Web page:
To Market, To Market – Cuernavaca Day 5

Today was a great day!  I slept really well for the first time since I arrived.  I even slept a little later than usual before I ventured downstairs for breakfast.  Breakfast was the usual fruit, toast and eggs.  Not bad, but I’m ready for something new!

In school today, we spent a lot of time discussing some very detailed grammar questions.  I enjoyed hearing the answers that our teacher gave us because they forced me to rethink a lot of what I thought I knew about some very fine points in Spanish.  We left class a little early today because we were granted permission to observe at a public elementary school, also known as a Primaria.  We arrived at the school during lunch time and were able to observe the students having their lunches outside in a large courtyard.  We were then able to go into a classroom (mine was 3rd grade) to observe a teacher and students in action.  Here are ten things that I learned during my visit today to the public primary school in Cuernavaca.  Keep in mind that this was a public school in a large urban area so not all Mexican schools will resemble this.
1. Public school children in Mexico wear uniforms, many of which were torn or dirty.
2. School in Mexico is divided into Primaria (grades 1-6), Secundaria (7-9) and Preparatoria (10-12)
3. Students do not eat in a cafeteria, but rather sit outside on the concrete and have their lunch.
4. Classrooms don’t use overhead lighting, but rely on sunlight to provide visibility in the classroom.
5. 3rd grade students are mastering their multiplication facts
6. There were no computers or other visible technology in the classrooms.
7. Students jump up and down when they want to answer a question (just like the US)
8. Students speak without waiting to be called upon (just like the US)
9. Mexican teachers think they work too hard and no one appreciates them (just like the US)
10. Kids love visitors and line up to hug them when they leave (just like the US????)
It was a great visit.  I wish I could have taken photos, but we weren’t permitted to do so. I did snag this photo of the lunch/playground rules.  It means “I don’t shout. I don’t run. I don’t push.”  Amen.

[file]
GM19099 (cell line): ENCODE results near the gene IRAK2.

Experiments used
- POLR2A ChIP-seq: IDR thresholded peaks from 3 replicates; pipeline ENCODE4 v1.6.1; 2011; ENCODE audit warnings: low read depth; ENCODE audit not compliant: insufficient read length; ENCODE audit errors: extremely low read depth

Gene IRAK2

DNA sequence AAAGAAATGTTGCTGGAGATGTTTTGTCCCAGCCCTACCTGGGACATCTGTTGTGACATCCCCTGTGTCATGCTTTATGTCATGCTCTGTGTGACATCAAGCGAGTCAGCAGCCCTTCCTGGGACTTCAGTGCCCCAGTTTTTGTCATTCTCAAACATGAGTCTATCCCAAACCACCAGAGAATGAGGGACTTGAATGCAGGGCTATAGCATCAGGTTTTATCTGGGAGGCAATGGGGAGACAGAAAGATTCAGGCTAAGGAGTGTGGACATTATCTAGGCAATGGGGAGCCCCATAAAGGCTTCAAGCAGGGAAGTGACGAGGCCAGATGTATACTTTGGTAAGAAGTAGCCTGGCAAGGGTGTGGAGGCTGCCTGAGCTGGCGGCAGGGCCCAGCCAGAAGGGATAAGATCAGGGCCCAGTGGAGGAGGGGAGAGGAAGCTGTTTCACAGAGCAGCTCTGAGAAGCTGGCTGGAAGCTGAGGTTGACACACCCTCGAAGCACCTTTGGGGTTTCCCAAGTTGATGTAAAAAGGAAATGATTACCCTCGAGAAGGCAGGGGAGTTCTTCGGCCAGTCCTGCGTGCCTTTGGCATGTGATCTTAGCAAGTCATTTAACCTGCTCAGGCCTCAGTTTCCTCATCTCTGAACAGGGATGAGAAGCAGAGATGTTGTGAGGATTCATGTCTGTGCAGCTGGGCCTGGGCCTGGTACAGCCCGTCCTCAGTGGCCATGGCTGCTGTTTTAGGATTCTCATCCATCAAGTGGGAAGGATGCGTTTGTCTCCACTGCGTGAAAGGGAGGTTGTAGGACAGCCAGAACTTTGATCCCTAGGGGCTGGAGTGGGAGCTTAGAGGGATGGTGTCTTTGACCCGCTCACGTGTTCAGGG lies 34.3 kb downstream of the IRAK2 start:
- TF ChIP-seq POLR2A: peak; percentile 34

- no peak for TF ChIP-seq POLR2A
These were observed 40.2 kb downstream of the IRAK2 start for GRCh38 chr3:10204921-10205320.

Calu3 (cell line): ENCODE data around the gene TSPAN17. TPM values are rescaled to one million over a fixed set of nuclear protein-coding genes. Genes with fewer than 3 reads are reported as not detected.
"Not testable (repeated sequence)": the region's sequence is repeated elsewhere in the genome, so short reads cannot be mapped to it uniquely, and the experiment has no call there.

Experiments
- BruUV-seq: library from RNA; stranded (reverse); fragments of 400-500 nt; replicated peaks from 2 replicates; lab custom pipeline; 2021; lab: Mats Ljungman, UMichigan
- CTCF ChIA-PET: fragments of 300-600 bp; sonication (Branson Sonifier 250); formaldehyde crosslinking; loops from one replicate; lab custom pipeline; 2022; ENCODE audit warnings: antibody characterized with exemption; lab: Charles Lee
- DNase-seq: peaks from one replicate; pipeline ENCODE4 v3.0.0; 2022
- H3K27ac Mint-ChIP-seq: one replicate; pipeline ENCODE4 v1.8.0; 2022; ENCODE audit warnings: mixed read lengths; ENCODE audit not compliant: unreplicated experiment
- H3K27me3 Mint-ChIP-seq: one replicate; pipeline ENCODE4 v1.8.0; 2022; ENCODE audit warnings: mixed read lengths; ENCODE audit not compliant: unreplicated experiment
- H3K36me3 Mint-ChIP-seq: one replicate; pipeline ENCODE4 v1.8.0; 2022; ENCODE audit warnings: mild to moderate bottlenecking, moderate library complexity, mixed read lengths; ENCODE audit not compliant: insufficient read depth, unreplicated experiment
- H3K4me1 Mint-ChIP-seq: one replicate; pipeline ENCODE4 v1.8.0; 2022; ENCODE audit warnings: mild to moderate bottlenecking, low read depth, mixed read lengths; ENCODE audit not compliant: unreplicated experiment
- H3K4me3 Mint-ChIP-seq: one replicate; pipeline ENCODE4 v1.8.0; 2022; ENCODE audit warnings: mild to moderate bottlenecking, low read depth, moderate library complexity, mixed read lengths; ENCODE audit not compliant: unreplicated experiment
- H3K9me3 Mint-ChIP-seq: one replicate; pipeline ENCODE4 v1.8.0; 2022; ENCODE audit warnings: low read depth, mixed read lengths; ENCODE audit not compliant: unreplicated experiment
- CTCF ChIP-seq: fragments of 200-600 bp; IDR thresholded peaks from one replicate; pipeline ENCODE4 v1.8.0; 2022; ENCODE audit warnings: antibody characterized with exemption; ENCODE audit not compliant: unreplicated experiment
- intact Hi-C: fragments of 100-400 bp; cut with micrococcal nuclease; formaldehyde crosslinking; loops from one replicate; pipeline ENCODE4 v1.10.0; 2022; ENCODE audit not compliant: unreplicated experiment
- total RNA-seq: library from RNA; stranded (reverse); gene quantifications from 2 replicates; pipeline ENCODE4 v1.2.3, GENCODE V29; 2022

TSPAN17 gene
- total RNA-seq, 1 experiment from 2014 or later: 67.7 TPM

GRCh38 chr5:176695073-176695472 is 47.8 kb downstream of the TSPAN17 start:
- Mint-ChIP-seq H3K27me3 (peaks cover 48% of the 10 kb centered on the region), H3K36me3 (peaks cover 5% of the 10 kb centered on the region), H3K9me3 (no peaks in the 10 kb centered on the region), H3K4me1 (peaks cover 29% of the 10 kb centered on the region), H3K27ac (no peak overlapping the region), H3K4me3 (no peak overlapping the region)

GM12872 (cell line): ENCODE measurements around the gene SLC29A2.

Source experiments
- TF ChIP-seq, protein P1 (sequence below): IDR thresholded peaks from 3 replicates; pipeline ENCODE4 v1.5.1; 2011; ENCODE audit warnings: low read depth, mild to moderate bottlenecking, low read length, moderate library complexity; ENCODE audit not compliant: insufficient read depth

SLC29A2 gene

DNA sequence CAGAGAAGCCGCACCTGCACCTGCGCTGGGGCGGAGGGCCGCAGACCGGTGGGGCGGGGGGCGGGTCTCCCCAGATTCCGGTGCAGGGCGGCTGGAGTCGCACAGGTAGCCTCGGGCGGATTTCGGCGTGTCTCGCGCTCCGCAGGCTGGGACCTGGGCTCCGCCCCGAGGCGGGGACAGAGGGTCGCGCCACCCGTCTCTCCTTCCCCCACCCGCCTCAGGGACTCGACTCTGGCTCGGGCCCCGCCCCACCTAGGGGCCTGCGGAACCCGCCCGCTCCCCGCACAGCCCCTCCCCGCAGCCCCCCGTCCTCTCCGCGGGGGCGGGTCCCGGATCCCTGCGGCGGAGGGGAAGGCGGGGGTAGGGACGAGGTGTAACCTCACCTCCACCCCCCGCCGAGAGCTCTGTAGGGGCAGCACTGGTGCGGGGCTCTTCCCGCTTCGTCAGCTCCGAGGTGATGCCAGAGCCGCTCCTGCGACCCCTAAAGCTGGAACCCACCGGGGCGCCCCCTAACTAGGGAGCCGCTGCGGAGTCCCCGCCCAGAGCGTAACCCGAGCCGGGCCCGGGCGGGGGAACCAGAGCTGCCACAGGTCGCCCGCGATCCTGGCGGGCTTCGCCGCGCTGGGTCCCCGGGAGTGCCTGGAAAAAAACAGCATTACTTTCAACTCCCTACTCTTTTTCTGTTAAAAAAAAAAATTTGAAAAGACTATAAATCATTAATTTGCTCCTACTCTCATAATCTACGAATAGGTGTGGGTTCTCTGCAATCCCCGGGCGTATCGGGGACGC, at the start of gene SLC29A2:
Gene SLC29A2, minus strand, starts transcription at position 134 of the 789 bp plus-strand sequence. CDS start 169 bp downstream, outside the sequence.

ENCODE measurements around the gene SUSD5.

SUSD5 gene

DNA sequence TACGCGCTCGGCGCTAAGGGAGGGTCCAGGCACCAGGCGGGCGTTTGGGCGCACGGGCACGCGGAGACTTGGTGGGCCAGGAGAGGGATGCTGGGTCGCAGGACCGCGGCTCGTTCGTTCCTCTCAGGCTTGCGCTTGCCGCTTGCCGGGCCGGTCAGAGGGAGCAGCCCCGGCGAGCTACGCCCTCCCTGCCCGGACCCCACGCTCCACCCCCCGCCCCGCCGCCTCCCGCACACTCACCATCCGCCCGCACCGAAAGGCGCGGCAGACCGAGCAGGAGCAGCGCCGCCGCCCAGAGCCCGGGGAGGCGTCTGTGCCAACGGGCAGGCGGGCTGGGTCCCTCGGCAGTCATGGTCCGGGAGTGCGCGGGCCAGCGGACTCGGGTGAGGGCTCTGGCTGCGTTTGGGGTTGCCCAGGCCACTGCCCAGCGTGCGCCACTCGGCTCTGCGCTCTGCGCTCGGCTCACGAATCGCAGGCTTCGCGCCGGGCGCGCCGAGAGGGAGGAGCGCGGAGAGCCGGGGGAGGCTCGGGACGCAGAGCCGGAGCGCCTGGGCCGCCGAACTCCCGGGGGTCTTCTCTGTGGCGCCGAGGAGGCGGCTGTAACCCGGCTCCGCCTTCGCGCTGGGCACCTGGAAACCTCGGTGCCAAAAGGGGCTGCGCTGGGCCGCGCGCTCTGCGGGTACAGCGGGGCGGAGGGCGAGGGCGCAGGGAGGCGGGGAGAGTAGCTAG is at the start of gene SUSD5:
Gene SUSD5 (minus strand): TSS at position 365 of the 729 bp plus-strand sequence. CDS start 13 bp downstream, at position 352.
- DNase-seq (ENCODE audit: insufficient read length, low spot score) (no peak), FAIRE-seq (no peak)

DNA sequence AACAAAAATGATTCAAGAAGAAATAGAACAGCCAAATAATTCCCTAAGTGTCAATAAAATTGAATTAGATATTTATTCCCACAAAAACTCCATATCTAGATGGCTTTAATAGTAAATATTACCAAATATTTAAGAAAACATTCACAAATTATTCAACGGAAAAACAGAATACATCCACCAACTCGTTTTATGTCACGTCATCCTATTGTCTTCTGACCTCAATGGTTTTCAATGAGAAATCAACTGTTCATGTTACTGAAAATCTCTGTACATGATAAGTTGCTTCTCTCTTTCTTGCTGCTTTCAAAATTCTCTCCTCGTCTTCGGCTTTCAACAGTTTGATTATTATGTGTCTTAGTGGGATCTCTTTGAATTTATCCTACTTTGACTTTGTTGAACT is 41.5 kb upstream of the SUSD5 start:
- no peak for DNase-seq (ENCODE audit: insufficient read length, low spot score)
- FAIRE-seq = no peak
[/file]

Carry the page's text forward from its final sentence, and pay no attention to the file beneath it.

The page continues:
After schools, we took a taxi to the public market in Cuernavaca.  Wow! What a crowded, dirty, busy, crazy place!  When I was here in 1991, I remember going to the market and more specifically, I remember the beautiful flowers.  Today, I saw the flowers again, but I also saw the produce, the herbs, the clothes, the shoes, the candies and the meat.  Oh dear Lord, the meat! I think I saw every internal organ of a cow and of a pig today.  I know that I saw intestines, livers, brains and even some pig heads (see below).  It was really warm in the market and bugs were flying everyone. No one was wearing gloves or using refrigeration at all.  It’s a wonder e. Coli isn’t more rampant.  There was a time when I might have tried something, but I’m not that dangerous today!  The colors of the produce and the various stands of school supplies, candies and flowers were gorgeous. I have posted a few pictures below so that everyone can see how visually overwhelming the public market can be



After the market, we took a taxi home for dinner.  Today, we had picadillo (ground beef with vegetables), jicama with tajin (a lime, salt and chili powder conconction), onion soup and rice. It was tasty, but after four days of red meat, I’m ready for some fish or chicken!

I walked alone to my friend Lora’s neighborhood for another Zumba class.  It’s amazing that so many nice homes have barbed wire to protect them.  This is a city that is in fear.  It’s evident everywhere I go. I don’t feel unsafe, but I sense the reluctance of people to live out in the open.  We take many things, like our personal safety, for granted.  In Cuernavaca, the wealthy live behind gates and walls. They drive in cars wherever they go.  The poor are on the streets, using public transportation and eating from street vendors.  There’s no in between, no true middle class.  I was well aware of this before I came, but it’s still difficult to comprehend.
One a lighter note, our Zumba instructor made me do some of the dances with handweights to challenge me.  It is so fun to hear exercise words in Spanish.  I’m going to try and go at least twice next week.  I took a long walk home and stopped at a convenience market for some yogurt and juice for my dinner.  I just don’t want any more tortillas, cheese or salty foods today.  I hope my host mom didn’t mind when I got home and my things were in her refrigerator.  We have very specific rules about what we are allowed to do in our homes.  We aren’t supposed to enter the kitchen without permission.  She said it was fine so I’m going to believe her!
I handwashed some of my clothes tonight before settling down to eat my yogurt and write this blog.  Each day here has provided a wealth of experiences.  I am thoroughly enjoying myself in spite of some of the mishaps along the way.  Tomorrow, I have class until 1pm and then I’m going to a mezcal processing site to learn how this drink is made.  I also get to do a tasting.  Talk about an amazing happy hour!  
Finally, one of my personal goals during this trip is for someone to ask me if I’m a native speaker.  In my 20s, this was a common experience. Today, I was asked where I teach college Spanish in the states. When I explained that I teach 7th grade Spanish, this person couldn’t believe I wasn’t a college professor.  Not exactly the question I want, but I’m getting closer and that’s proof that this trip is doing for me what I had hope it would do!

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